Professional journalism vs. Topix
Jun 19, 2012 | 3808 views | 0 0 comments | 32 32 recommendations | email to a friend | print
The news about Cory Burkeen’s blood alcohol content being .000 came as a shock to some, but it shouldn’t.

Because the time of his blood sample extraction is unclear, we may never know what he did or did not drink before his Memorial Day wreck. Hopefully, the facts will come forward. Until then, I am making no judgments.

I just spent an hour or so looking at Topix, a popular message board. News flash: Topix is not news.

A bunch of anonymous people posting and reposting rumors they have heard is not a reliable news source. Many people on Topix have an agenda. They will use such message boards to further their agendas. This may be to libel someone they have an issue with.

The Memorial Day crash is a tragedy. I am new to this community, but I can sense the pain. I’ve worked in other communities and seen what senseless tragedy does to the public mindset. Unfortunately, some individuals used the wreck to promote their own agendas. Rumors were spread. Facts were never checked.

People were angry. Should they be angry? Of course. It’s one of the stages of grief. But without the facts, anger was focused on one person. Many assumed Cory Burkeen was driving drunk, and he was excoriated. Even weeks later, that assertion has not been proven to the point of even charging the man, let alone trying and convicting him. Anger fueled more anger, and posts were written from emotion, not fact.

Then you have your assorted troublemakers, liars and people who hide behind false names, yet pretend to have knowledge just because they knew a subject in passing, or heard a reliable rumor at Dairy Queen.

Which brings me to my point. If you want facts, get them from a reliable news outlet like The Marshall County Tribune-Courier. Our facts come from official sources who are not anonymous. We cross-check these facts with secondary sources to ensure they are true.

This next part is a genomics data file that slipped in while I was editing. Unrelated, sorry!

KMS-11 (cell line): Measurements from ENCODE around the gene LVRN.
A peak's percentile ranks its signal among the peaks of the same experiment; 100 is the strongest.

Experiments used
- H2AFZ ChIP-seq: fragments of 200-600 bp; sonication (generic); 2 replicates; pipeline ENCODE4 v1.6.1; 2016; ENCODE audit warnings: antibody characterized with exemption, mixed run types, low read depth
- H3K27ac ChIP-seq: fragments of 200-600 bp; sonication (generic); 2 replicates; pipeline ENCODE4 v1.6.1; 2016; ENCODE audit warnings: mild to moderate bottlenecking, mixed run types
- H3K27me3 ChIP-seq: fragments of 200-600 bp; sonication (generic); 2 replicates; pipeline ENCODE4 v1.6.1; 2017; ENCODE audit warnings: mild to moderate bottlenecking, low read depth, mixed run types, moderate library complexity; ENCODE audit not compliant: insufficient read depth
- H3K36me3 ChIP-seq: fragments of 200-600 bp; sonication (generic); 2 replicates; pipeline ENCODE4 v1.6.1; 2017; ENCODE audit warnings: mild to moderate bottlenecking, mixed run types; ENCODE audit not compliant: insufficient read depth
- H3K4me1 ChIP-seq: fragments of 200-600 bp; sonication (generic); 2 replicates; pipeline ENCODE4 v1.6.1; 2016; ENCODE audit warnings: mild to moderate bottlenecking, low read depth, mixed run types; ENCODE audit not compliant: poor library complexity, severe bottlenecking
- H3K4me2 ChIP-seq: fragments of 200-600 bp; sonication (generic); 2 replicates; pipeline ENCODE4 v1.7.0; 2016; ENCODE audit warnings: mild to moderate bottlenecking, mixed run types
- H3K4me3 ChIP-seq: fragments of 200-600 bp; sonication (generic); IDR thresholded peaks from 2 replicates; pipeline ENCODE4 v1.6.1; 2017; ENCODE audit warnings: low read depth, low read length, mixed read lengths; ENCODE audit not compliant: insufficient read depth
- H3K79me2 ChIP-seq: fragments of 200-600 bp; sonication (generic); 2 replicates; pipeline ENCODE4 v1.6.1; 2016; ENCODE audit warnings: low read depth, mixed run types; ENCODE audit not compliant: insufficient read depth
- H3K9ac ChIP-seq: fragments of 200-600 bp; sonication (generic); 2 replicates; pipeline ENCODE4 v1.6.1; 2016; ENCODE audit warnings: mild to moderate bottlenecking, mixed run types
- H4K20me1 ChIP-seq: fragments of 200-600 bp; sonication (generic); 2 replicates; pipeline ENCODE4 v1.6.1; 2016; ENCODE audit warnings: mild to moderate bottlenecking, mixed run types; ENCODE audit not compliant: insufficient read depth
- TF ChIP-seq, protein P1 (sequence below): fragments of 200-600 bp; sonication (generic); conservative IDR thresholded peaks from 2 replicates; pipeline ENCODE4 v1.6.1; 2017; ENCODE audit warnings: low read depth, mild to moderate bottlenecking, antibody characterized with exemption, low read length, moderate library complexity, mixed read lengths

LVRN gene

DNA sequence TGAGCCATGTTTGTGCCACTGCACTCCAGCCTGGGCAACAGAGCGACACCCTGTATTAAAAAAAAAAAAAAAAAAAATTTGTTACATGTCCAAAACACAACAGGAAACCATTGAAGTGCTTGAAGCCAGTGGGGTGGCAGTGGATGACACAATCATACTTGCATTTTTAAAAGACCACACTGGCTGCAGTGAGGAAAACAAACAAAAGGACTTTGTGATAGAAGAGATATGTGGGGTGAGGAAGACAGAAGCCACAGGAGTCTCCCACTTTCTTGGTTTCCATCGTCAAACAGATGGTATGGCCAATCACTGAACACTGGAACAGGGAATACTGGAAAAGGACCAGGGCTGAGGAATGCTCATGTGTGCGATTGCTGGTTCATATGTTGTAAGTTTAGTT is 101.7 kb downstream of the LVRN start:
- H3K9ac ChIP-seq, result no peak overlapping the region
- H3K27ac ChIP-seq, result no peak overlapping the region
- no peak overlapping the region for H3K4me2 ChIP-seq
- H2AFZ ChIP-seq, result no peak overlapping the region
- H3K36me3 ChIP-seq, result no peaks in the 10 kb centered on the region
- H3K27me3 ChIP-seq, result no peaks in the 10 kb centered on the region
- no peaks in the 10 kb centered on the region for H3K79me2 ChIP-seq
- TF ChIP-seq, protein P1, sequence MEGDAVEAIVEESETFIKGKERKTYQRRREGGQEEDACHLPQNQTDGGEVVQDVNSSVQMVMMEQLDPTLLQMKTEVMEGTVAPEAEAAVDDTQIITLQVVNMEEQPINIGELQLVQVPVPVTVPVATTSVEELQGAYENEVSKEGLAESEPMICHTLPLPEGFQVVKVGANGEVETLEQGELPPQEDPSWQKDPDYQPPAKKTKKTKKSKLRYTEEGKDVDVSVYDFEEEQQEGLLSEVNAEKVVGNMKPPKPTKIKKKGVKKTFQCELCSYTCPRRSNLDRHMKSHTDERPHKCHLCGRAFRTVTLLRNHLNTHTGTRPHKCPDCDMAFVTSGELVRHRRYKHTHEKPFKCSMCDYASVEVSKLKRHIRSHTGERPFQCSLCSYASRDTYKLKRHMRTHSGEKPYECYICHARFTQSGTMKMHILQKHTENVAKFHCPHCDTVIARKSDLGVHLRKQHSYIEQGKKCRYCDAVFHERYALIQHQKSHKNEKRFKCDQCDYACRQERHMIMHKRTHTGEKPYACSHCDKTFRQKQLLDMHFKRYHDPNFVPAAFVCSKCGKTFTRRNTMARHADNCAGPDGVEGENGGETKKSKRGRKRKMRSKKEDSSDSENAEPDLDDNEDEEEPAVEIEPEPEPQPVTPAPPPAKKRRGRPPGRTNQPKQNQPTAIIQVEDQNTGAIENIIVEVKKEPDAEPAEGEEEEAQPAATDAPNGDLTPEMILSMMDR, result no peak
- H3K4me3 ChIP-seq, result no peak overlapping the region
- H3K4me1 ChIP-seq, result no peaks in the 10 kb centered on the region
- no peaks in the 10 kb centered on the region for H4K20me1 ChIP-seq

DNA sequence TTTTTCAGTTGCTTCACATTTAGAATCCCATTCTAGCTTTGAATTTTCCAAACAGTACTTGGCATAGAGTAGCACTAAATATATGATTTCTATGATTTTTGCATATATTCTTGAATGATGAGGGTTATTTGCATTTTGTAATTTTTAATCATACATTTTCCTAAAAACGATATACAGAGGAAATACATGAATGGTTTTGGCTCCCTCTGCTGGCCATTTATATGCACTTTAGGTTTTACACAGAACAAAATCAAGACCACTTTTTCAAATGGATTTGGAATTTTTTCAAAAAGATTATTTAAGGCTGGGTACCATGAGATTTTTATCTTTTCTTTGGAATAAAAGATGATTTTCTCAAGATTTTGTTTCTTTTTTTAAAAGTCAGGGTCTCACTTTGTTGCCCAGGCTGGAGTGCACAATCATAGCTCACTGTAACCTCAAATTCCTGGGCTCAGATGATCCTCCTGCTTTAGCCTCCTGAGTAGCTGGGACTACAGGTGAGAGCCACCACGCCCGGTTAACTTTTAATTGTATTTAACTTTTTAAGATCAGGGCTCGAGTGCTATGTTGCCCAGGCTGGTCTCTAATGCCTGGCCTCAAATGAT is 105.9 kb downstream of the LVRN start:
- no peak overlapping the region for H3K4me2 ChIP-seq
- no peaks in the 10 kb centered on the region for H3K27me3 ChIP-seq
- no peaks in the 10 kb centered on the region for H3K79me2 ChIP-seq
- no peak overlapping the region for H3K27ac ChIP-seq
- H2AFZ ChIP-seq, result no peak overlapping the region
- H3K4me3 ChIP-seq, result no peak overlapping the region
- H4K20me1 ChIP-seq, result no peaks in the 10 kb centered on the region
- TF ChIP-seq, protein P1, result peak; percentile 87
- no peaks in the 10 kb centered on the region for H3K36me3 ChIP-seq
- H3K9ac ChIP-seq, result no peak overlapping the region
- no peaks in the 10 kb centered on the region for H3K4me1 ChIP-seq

My only agenda is to give our readers the best information possible and let them form their own conclusion. I’m not here to influence policy, sell ads or even sell newspapers. I am here to inform anyone who choses to buy and read the newspaper that employs me.

We live in a world where cable television and the Internet inform us of events in near real time. We can watch things unfold as they happen. We demand this of all of our news outlets. Are we, as a weekly paper obsolete? Not at all. Venita Fritz and I agree that we have to work harder. When we know a fact is true and newsworthy, we will inform readers using our website, www.tribunecourier.com. I just left a daily paper, and understand the need for news now.

In investigations, news takes time to develop. Sources like County Attorney Jeff Edwards and Sheriff Kevin Byars have been transparent, cooperative and more than willing to assist us to inform readers of progress. When they are able to release facts, we will have them to you as quickly as possible.

Given the choice between the instant gratification between a Topix rumor, half-truth or lie, and the satisfaction of vetted facts from official sources provided by The Trib? The decision’s easy.

And it works both ways. If any readers feel like they have a news tip, fantastic or mundane, bring it to me. Shouting it on Topix helps nobody. If it’s true, we have a great story. If not, maybe someone’s reputation will survive with a few less blemishes.
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